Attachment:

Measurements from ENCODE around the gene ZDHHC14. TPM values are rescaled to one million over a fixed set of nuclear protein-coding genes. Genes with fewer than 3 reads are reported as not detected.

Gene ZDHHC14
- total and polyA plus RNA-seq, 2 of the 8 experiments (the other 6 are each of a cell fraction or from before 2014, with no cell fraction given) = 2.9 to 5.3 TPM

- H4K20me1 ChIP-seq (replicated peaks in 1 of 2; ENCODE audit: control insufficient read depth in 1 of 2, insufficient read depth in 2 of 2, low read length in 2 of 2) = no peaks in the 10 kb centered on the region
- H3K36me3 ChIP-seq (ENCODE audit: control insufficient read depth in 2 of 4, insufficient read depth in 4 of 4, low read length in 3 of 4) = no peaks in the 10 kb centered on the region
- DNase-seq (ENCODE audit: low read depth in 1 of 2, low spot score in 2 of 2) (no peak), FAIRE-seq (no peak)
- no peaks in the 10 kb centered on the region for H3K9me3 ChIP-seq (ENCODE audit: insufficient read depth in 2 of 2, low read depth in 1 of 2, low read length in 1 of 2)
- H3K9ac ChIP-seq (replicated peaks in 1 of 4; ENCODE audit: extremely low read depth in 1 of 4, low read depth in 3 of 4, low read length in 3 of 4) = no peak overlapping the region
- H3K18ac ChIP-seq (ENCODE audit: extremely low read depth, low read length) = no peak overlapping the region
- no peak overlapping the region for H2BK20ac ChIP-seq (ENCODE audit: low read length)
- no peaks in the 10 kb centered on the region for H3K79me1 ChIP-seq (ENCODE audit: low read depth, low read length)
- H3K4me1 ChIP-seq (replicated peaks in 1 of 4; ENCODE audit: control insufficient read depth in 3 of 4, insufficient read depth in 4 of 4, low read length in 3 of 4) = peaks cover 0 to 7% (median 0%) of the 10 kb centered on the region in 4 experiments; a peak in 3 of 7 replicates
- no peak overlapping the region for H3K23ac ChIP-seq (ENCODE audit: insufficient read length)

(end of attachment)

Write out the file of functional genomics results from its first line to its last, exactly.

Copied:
Measurements from ENCODE around the gene ZDHHC14. TPM values are rescaled to one million over a fixed set of nuclear protein-coding genes. Genes with fewer than 3 reads are reported as not detected.

Gene ZDHHC14
- total and polyA plus RNA-seq, 2 of the 8 experiments (the other 6 are each of a cell fraction or from before 2014, with no cell fraction given) = 2.9 to 5.3 TPM

- H4K20me1 ChIP-seq (replicated peaks in 1 of 2; ENCODE audit: control insufficient read depth in 1 of 2, insufficient read depth in 2 of 2, low read length in 2 of 2) = no peaks in the 10 kb centered on the region
- H3K36me3 ChIP-seq (ENCODE audit: control insufficient read depth in 2 of 4, insufficient read depth in 4 of 4, low read length in 3 of 4) = no peaks in the 10 kb centered on the region
- DNase-seq (ENCODE audit: low read depth in 1 of 2, low spot score in 2 of 2) (no peak), FAIRE-seq (no peak)
- no peaks in the 10 kb centered on the region for H3K9me3 ChIP-seq (ENCODE audit: insufficient read depth in 2 of 2, low read depth in 1 of 2, low read length in 1 of 2)
- H3K9ac ChIP-seq (replicated peaks in 1 of 4; ENCODE audit: extremely low read depth in 1 of 4, low read depth in 3 of 4, low read length in 3 of 4) = no peak overlapping the region
- H3K18ac ChIP-seq (ENCODE audit: extremely low read depth, low read length) = no peak overlapping the region
- no peak overlapping the region for H2BK20ac ChIP-seq (ENCODE audit: low read length)
- no peaks in the 10 kb centered on the region for H3K79me1 ChIP-seq (ENCODE audit: low read depth, low read length)
- H3K4me1 ChIP-seq (replicated peaks in 1 of 4; ENCODE audit: control insufficient read depth in 3 of 4, insufficient read depth in 4 of 4, low read length in 3 of 4) = peaks cover 0 to 7% (median 0%) of the 10 kb centered on the region in 4 experiments; a peak in 3 of 7 replicates
- no peak overlapping the region for H3K23ac ChIP-seq (ENCODE audit: insufficient read length)